6. 6. • • • • Cell fluidity Metabolism Growth and development Brain structure and function • Eicosanoid production  Immunity  Cardiovascular health  Inflammation • Cell cycle control
    7. 7. AA, EPA and the cell cycle  A high rate of cell proliferation rate and a low rate of apoptosis are the hallmark of abnormal cell growth  AA and EPA have opposing effects on the proliferation, differentiation and apoptosis of genetically altered cells and therefore the disposal/accumulation of DNA damaged tissue (Cathcart et al, 2011)  The antiproliferative effects of EPA combined with the ability to induce programmed cell death suggests that E-EPA supplementation may have a significant impact on halting disease progression (Hawcroft et al., 2010; Hawcroft et al., 2012)
    8. 8. A new biomarker in cancer patients: the AA to EPA ratio  Aim To evaluate the potential value of tumour risk assessment in colon and breast cancer patients by determining the AA to EPA ratio in plasma in a case-control study against healthy patients (Garassino et al., 2006)  Findings Colorectal cancer AA/EPA ratio was 22.232+1.852 compared to 14.25+1.083 for healthy subjects (median age 70; range 53 - 81) Breast cancer The AA/EPA ratio was 21.029+2.584 compared to 12.10+1.414 in healthy subjects (median age 77; range 44 - 86)
    9. 9. Cancer – an inflammatory disease?  The link between non-resolving inflammation and cancer is well documented, with epidemiological evidence supporting that approximately 25% of all human cancer worldwide is caused by non-resolving inflammation  Inflammatory cells are found in the microenvironment of most, if not all tumours  High AA content of cells indicates a pro-inflammatory microenvironment  Products derived from inflammatory cells influence almost every aspect of cancer Vendramini-Costa & Carvalho 2012
    10. 10. Inflammatory response Resoleomics - the process of inflammation resolution Eicosanoid switch Stop signal Pro-inflammatory reduced LTB4 PGE2 Anti-inflammatory increased Time Initiation Resolution Bosma-den Boer et al., 2013 Termination
    11. 11. Inflammation and omega-3 & omega-6 fatty acid intake among breast cancer survivors The Health, Eating, Activity and Lifestyle Study (HEAL) Investigated the correlation between inflammation and fatigue and the intake of omega-6 and omega-3 PUFAs among breast cancer survivors  Six hundred thirty-three particiants (mean age, 56 years; stage I to IIIA)  Higher intake of omega-6 relative to omega-3 PUFAs was associated with higher levels of the inflammatory marker C-reactive protein  Survivors with the highest C-reactive protein had the highest levels of fatigue Alfano et al., 2012
    12. 12. Inflammation and tumour development  Inflammation causes cellular stress and may trigger DNA damage or genetic instability  Chronic inflammation may contribute to primary genetic mutations leading to malignant cell transformation  Inflammation has an important role in all phases of tumour development: • Initiation • Promotion • Invasion • Metastatic dissemination  Thus, suppression of pro-inflammatory pathways may provide opportunities for both prevention and treatment of cancer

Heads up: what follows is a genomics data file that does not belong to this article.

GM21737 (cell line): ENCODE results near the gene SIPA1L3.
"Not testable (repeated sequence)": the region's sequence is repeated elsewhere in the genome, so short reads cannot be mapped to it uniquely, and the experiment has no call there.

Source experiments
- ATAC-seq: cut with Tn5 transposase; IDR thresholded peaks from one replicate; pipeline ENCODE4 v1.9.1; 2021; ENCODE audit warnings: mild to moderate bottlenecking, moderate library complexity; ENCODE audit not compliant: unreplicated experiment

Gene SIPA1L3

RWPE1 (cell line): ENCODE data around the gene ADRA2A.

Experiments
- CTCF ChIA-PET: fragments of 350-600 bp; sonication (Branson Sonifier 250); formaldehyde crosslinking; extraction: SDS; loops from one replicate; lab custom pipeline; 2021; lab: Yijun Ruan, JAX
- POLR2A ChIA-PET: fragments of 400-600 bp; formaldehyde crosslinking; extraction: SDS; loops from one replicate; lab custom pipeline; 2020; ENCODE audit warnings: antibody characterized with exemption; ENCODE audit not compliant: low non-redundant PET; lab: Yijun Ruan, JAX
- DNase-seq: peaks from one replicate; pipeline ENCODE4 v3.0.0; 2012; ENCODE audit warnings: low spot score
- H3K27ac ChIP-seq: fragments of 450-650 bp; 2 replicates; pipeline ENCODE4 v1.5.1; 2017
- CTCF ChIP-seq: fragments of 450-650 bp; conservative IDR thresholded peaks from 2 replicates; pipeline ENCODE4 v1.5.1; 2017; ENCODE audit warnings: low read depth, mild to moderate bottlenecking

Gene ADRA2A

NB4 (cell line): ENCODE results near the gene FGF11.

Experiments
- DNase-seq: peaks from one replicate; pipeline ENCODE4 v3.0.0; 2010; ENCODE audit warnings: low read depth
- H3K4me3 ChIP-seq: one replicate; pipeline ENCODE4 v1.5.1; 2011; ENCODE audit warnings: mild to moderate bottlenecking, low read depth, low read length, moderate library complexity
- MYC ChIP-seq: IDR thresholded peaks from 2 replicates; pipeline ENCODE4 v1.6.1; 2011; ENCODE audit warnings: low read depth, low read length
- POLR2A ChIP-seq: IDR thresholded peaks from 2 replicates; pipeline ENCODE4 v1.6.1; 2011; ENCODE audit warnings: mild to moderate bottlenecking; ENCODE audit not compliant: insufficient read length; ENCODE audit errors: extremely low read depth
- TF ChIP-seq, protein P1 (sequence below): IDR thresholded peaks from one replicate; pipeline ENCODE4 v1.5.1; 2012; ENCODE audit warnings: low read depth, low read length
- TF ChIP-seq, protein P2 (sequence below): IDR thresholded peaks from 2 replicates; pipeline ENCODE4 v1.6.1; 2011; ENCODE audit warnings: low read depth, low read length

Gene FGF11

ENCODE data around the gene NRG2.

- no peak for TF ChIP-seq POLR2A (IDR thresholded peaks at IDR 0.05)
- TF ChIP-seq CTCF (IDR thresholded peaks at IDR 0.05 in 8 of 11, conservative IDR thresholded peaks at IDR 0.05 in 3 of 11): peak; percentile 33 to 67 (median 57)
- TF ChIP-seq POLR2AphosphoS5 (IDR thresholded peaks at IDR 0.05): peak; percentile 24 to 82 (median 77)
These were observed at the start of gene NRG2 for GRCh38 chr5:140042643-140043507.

13. 13. Phospholipid Phospholipase A2 Arachidonic acid COX-1 COX-2 PGH2 PGD2 PGE2 PGF2 PGI2
    14. 14. The role of COX  Before the discovery of COX-2 it was known that prostaglandin synthesis could be stimulated by a variety of substances including cytokines, growth factor and tumour promoters  These effects were due to activation of phospholipases which supply arachidonic acid to COX  The two COX enzymes are regulated independently: COX-1 is constitutively expressed COX-2 is inducible and expressed only in response to certain stimuli  COX-2 is over-expressed in cancer
    15. 15. Arachidonic acid COX-1 COX-2 Constitutive ‘gate-keeping functions’ Induced Homeostatic function Gastrointestinal tract Renal tract Platelet function Macrophage differentiation Inflammation
    16. 16. COX-2 over-expression plays an important role in the pathogenesis of malignant breast cancer in humans COX-2 plays a key role in tumourigenesis through • • • • • • stimulating epithelial cell proliferation inhibiting apoptosis stimulating angiogenesis enhancing cell invasiveness mediating immune suppression increasing the production of mutagens Singh-Ranger et al., 2002
    17. 17. COX-2 expression in aggressive breast cancer HER-2 (human epidermal growth factor 2)  Over-expression (HER-2/neu-positive) of this gene has been shown to play an important role in the development and progression of certain aggressive types of breast cancer (15-30% of breast cancers)  Strongly associated with increased disease recurrence and a poor prognosis  Of 29 micro-dissected breast cancers: high levels of COX-2 protein in 14 our of 15 (93%) HER-2/neu-positive samples high levels of COX-2 protein in 4 our of 14 (29%) HER-2/neu-negative tumours Subbaramaiah et al., 1999